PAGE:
Ghost Signs Reveal a Slice of Skokie's History
Demolition brings hidden, vintage advertisements back onto the light of day.
Ever heard of Pagliacci Pizza? What about Westpoint Pharmacy? Or the Allen Lee TV Radio Phono Hi-Fi repair shop?
The Skokie businesses are faded memories--casualties of changes over the years. But the recent demolition of a run-down strip mall uncovered the colorful ghost signs that revealed a slice of the village's history.
For motorists heading west on Dempster Street, just pass Niles Center Road, it is hard to miss the slightly faded eye-catching signs.
The five-panel display is painted on the side of a one-story brick building, on the northeastern corner of Dempster and Bronx Avenue. Besides the three mentioned earlier, one advertises Davis Cleaners Shirt Launderers and another pitches the Dempster Kosher Meat Market. Above them in big white letters is a sign that reads "Free Customer Parking In Rear."
There's still free parking at the rear of the building, but nowadays customer traffic is generated by a Western Union branch, not shoppers of the long shuttered butcher or other former neighbors.
While there is no formal research tracing the history of the recently uncovered signs, Amanda Hanson, supervisor of the Skokie Heritage Museum, said they "might be a good source of nostalgia" for residents interested in learning what the village was like during the 1950s and 1960s.
Hanson, who co-authored Skokie: Images of America with lawyer Richard Witry, said since four of the signs still showed the exchange name format used to dial a telephone number, the businesses "most likely" existed in the '50s and '60s.
In many major U.S. cities, including Chicago, the 2L-5D format--two letters and five digits--was the customary way of placing a call. For instance, the vintage sign for Westpoint Pharmacy shows its phone number as OR-6-2535--with the "OR" being an abbreviation for ORCHARD.
"Skokie was developing into a suburb and the population grew and a lot more business were there," Hanson said about the signs being a window to Skokie's past.
What about the offer of S&H Green Stamps advertised by Westpoint Pharmacy?
The reward stamps, also called Green Shield Stamps, were issued by the Sperry and Hutchinson Co. to merchants. In turn, retailers gave them to customers to redeem for products. The stamps, popular until the 1980s, were issued as bonuses to shoppers based on the dollar amount of their purchase.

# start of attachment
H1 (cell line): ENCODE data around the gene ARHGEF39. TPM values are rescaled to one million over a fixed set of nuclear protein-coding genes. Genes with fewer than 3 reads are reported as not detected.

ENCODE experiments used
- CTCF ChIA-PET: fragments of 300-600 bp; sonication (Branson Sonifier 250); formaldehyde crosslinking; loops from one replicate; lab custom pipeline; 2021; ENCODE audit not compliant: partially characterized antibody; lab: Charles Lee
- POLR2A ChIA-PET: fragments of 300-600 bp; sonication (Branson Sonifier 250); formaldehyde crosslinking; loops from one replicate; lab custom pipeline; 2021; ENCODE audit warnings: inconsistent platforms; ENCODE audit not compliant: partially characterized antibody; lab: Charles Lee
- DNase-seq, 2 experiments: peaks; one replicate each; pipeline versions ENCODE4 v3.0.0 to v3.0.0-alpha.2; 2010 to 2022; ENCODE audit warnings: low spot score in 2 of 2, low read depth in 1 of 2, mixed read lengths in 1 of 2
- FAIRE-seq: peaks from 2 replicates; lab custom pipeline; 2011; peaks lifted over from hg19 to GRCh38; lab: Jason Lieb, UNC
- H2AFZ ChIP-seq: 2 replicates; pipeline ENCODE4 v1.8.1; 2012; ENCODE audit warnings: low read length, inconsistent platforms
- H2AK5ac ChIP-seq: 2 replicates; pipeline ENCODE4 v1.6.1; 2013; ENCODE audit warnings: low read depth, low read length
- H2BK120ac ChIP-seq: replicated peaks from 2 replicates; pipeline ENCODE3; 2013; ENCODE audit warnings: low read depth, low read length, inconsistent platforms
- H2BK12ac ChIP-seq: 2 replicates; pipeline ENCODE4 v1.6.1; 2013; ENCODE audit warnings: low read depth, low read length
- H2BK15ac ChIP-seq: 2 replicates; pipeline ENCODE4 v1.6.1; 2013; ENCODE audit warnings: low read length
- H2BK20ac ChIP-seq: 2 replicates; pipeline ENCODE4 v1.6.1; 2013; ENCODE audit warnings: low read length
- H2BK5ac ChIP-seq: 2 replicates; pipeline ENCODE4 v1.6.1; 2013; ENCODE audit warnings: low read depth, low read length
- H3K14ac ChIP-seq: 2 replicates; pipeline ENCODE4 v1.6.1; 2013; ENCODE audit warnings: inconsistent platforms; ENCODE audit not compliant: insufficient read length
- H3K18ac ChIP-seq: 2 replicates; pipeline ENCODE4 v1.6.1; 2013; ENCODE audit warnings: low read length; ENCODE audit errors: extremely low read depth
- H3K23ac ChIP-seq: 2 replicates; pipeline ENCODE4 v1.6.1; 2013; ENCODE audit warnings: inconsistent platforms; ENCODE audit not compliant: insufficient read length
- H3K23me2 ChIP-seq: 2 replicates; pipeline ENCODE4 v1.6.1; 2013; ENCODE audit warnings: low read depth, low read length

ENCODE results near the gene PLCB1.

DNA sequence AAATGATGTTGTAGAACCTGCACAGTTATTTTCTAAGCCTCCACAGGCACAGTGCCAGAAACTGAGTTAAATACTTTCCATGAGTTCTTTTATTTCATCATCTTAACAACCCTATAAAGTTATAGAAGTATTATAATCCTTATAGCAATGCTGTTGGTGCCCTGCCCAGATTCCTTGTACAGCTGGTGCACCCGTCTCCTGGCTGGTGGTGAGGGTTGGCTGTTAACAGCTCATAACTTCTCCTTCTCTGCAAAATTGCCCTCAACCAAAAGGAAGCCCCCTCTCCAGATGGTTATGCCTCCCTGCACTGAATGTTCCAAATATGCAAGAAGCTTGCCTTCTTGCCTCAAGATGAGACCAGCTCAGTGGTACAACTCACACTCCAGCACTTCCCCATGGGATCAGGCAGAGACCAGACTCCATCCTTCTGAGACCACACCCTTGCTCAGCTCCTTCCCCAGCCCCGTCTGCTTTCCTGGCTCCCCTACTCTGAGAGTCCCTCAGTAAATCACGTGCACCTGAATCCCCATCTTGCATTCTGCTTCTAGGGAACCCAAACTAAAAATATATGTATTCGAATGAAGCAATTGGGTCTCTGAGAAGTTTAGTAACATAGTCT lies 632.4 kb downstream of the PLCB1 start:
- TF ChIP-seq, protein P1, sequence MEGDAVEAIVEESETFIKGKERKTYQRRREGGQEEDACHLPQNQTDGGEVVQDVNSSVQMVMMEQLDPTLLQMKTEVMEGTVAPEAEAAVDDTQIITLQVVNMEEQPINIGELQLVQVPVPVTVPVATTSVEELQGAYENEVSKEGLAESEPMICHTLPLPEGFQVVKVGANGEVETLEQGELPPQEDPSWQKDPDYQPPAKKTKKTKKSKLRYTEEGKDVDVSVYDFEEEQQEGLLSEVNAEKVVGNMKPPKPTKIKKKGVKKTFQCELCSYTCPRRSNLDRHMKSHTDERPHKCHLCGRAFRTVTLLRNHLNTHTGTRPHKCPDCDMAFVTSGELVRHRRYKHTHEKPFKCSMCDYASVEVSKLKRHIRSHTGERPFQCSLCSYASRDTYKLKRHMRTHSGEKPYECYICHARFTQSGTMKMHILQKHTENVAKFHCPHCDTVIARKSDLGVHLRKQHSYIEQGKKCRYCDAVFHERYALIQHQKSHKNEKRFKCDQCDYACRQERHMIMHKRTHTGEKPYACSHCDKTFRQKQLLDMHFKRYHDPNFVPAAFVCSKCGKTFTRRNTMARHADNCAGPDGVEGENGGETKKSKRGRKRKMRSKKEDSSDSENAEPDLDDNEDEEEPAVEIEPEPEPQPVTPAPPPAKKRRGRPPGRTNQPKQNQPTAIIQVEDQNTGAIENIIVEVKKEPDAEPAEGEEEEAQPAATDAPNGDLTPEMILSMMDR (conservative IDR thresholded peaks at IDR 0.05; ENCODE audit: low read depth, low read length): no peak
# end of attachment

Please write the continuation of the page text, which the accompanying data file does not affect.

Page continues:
Like finding an old S&H Green Stamps catalog, information on the signs' sponsors is just as rare. At least a half century had passed before the ghost signs were rediscovered. So where are the businesses now?
The extensive archives of the Skokie Historical Society, housed at the heritage museum at 8031 Floral Ave., did not reveal much information. But a 1955 phone book among its collection confirmed that the other businesses did exist.
Davis Cleaners is the only survivor, and long ago moved to its present location at 4047 Dempster St.
A cursory Internet search revealed that Westpoint Pharmacy was owned by a Mr. Tucker and two partners, who included Louis Maniates, a Skokie resident of Greek ancestry who died in 1985 at the age of 70.
However, no information was available about the Allen Lee electronics repair shop.
A search about Pagliacci Pizzeria reveals that a pizza chain of the same name exists in the Seattle area. A web posting had this comment by a Junior Burger at www.roadfood.com: "Oddo's Pagliacci pizza, Skokie, Dempster and Bronx, first pizza I ever had, thin crust, with burnt edges, loved it. "
Dempster Kosher Meat Market is gone. But right across the street is Kaufmann Bagel and Deli, which has been in business since 1955, obviously outlasting its competitor.